Xenoblade Chronicles X Director Leans Towards Western Culture

Xenoblade Chronicles X Director Leans Towards Western Culture

Monolith Soft founder Tatsuya Takahashi talks about the games and movies he enjoys and the future of "Xeno".

Xenoblade Chronicles X is the latest in Monolith Soft's slowly growing Xeno metaseries. The thing about the Xeno games is there's really not much that connects the games that aren't direct sequels. Xenoblade Chronicles X isn't even a real sequel to the first Xenoblade Chronicles, coming across as a spiritual successor.

This game focuses on open-world exploration, with open-world gaming being the current zeitgeist for Western developers. These days you can't rock a rock without hitting an open-world game, sprawling out before the player with a ton of missions and side-quests to tackle. For Takahashi and company, that focus is partially based on preference and partially on logistics. Takahashi told TIME that he prefers Western games, movies, television, and novels to those made by Japanese creators.

"Japanese tastes are unique compared to those in the West, so if you focus solely on gamers within Japan, you'll always find yourself running into this problem," he explains. "I think this is easy to see when you notice that FPS-style games sell only around 100,000 copies or so in Japan, as opposed to 10 million worldwide.

"This may be a surprise to hear, but I don't have very much interest in 'current' Japanese anime and games, and I don't play them, either. I do get hands-on with them for future reference, though, and I still love older games that came out 30 or so years ago. Most of the movies, TV dramas, novels, and games I pick up are made in the West. I don't do this deliberately; that just turned out to be the kind of thing I like. As a result, I've come to the realization that it's best to try and organically make the kind of things I like, or want."

He notes that aiming at a Japanese audience requires not only different cultural values, but also a different budget. Japan's overall market is a fraction of other regions. If you make games for Japanese gamers, you may find that you have a title which is difficult to import to other regions, meaning you're limiting your sales potential.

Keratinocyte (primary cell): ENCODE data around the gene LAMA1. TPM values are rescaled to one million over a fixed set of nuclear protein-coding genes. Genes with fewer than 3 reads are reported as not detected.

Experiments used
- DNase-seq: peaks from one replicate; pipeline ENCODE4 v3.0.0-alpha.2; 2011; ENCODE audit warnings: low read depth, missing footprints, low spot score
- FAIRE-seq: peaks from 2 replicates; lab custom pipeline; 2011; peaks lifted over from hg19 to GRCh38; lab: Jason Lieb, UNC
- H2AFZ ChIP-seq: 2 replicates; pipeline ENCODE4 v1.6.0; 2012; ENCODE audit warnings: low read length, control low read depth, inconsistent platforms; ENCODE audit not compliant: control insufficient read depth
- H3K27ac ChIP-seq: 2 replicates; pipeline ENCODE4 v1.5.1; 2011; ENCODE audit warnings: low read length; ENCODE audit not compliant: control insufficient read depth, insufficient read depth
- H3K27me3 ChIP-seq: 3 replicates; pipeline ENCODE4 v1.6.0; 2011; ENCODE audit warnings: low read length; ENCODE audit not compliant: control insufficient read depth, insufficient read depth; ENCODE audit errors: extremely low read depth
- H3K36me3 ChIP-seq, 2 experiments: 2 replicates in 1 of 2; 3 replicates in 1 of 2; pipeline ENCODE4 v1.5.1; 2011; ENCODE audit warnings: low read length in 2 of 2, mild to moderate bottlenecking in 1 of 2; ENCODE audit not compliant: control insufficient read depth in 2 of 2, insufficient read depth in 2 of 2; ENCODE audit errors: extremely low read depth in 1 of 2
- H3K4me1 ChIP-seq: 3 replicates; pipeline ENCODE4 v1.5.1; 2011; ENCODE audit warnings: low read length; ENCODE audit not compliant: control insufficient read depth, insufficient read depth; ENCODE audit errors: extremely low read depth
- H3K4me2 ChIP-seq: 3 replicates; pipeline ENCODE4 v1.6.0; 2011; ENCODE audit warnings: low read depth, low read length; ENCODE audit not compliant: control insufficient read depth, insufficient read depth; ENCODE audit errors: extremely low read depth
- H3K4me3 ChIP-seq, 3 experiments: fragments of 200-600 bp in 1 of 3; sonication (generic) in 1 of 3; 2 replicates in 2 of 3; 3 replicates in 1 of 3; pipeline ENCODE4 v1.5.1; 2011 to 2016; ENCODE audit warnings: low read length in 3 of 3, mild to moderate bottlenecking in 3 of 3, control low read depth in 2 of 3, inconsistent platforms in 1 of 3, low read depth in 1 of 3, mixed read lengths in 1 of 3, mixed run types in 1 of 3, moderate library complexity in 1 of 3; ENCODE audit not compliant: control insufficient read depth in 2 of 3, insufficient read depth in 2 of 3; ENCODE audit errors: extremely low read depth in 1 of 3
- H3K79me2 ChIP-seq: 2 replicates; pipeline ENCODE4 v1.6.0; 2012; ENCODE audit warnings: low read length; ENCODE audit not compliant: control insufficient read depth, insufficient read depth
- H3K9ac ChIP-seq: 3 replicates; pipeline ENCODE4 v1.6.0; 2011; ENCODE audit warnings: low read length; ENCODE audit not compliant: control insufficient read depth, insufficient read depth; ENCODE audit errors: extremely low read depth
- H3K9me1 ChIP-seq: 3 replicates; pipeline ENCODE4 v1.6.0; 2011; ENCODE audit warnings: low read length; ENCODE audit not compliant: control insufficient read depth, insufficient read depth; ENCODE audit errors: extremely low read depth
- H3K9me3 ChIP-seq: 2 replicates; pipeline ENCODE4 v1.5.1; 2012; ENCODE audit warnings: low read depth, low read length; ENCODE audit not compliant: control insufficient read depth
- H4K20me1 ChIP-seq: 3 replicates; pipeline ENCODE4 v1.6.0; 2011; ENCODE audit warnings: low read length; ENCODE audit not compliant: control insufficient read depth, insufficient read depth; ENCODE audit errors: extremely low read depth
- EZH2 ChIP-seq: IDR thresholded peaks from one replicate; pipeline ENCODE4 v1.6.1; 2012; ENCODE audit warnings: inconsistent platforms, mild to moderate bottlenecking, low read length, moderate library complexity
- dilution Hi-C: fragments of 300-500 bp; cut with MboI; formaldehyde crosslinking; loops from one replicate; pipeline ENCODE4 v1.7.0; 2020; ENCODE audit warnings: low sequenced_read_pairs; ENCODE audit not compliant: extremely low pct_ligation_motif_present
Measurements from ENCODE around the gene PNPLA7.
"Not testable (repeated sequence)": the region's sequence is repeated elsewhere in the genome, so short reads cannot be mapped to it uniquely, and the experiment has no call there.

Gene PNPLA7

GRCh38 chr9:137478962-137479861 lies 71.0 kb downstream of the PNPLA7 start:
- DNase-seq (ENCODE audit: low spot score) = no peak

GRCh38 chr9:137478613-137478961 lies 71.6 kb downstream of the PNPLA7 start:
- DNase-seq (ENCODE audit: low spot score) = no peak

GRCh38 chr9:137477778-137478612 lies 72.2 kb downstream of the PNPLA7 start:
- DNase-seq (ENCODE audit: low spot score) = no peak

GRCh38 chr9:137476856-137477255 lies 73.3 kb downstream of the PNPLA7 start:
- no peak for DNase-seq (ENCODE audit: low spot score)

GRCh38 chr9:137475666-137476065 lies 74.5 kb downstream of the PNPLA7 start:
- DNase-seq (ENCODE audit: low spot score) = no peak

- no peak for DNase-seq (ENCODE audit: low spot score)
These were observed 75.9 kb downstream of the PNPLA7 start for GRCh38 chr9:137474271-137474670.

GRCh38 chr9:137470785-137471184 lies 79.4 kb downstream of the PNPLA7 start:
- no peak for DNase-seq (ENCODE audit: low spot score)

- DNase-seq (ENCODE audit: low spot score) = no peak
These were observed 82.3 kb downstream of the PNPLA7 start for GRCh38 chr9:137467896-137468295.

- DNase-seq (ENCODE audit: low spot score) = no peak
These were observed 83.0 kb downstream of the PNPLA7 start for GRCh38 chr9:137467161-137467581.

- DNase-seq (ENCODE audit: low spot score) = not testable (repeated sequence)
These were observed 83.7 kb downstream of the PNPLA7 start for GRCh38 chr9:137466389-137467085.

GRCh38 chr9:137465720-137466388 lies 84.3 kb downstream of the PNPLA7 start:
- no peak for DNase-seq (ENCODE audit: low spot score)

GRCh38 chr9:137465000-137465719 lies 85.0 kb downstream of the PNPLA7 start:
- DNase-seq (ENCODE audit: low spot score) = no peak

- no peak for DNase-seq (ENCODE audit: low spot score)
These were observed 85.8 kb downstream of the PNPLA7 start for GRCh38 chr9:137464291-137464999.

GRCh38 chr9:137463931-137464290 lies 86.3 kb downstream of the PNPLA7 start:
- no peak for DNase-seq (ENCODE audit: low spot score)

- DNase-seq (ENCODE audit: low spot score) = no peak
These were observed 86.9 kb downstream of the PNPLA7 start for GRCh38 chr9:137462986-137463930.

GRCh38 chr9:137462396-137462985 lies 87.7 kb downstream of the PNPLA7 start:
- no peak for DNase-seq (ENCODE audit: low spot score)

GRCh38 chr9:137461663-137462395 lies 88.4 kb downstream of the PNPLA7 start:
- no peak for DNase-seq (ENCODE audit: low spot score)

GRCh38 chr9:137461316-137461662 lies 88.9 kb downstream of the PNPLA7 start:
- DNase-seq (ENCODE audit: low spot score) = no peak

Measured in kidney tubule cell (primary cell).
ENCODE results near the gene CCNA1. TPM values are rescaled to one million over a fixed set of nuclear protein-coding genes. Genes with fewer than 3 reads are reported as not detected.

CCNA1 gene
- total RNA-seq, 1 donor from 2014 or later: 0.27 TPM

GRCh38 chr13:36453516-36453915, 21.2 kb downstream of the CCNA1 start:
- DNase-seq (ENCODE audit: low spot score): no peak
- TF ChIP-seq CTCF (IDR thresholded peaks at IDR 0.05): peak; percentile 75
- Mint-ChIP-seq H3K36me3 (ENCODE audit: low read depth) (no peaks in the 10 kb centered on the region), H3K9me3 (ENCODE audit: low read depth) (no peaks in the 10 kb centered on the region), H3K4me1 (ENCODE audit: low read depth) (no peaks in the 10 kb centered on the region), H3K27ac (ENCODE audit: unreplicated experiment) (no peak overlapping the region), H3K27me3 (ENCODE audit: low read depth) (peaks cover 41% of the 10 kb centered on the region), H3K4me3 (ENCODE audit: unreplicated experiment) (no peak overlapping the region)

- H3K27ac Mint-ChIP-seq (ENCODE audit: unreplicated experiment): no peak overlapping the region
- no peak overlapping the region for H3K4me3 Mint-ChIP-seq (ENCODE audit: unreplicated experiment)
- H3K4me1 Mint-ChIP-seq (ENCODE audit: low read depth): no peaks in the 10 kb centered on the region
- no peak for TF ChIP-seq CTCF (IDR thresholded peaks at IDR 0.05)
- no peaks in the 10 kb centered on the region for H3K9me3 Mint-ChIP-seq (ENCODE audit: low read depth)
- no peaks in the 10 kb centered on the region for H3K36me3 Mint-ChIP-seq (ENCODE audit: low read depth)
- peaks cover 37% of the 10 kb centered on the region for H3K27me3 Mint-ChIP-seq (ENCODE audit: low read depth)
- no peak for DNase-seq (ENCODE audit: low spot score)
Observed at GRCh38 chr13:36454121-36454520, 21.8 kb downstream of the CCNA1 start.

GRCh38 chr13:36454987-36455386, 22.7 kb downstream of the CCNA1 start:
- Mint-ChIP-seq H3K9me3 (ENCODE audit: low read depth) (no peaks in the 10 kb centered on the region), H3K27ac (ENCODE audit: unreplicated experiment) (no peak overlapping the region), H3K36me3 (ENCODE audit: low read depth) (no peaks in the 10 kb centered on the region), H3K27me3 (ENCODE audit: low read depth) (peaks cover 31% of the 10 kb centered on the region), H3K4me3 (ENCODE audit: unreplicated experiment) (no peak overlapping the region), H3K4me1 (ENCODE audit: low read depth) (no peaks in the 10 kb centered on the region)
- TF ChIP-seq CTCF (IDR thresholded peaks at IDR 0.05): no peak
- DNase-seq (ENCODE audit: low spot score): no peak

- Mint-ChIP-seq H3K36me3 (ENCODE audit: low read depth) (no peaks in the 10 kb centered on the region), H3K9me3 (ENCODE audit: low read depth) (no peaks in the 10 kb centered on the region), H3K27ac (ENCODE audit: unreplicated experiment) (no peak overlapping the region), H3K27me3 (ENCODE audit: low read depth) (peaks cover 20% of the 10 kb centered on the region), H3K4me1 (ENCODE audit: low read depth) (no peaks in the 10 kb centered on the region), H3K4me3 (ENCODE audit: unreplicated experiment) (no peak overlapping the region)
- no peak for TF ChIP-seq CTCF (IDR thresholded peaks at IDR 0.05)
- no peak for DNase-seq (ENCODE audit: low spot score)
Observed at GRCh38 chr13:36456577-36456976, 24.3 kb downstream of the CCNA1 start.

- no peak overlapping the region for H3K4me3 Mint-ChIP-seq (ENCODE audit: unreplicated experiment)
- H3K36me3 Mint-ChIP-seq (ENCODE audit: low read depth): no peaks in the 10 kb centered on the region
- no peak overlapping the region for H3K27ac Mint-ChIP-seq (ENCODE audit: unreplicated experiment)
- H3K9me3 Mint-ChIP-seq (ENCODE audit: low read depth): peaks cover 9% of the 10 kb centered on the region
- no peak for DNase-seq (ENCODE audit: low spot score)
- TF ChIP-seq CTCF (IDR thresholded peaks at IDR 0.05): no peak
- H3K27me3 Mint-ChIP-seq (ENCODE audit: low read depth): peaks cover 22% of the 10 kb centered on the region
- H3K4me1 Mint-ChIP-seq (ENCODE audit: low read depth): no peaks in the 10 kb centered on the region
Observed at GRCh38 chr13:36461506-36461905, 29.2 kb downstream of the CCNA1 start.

"Except for a subset of titles, Japanese RPGs are budgeted so they'll make a profit off sales within Japan alone," says Takahashi. "It seems to me that building the entire world of the game itself (making it open-world) is considered one must-have element for Western RPGs nowadays, but that just can't be done in the current Japan scene."

"But lately, I've started to wonder about whether this is really just because of budgetary issues. I think this is probably due to differences in cultural tastes, but in the current situation, it's difficult to take content created in Japan and have it accepted in the West. As a result, you can only create things scaled to make money within Japan alone, and it becomes this negative spiral."

On the logistics side of things, Takahashi realized that it'd be difficult to build an entire world for players to explore and provide the philosophicals themes players have come to expect from the Xeno series.

"The design focus for this game was on map exploration and character builds during battle," he says. "We deliberately distanced ourselves from having philosophical themes intertwined with the core of the story. Given that we at Monolith Soft had no experience with developing HD titles, our goal with this project was to experiment with and implement the assorted tech skills we needed for HD game development. We decided that trying to balance that with an epic theme-laden story would pose difficulties. Our hope is that we can start by creating the core system, then expand on the story and thematic elements in our future project."

For his part, Takahashi is content to make the games he wants to see, without being constrained by a specific region or even the series' name.

"I tend to get bored with things pretty easily, so I'd like to keep creating things with different approaches every time," says Takahashi. "Along those lines, I'd definitely like my next project to look and feel pretty different from this one. The 'Xeno' name, by the way, really just exists to make it clear that these are Tetsuya Takahashi productions."

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Mike Williams

Reviews Editor

M.H. Williams is new to the journalism game, but he's been a gamer since the NES first graced American shores. Third-person action-adventure games are his personal poison: Uncharted, Infamous, and Assassin's Creed just to name a few. If you see him around a convention, he's not hard to spot: Black guy, glasses, and a tie.

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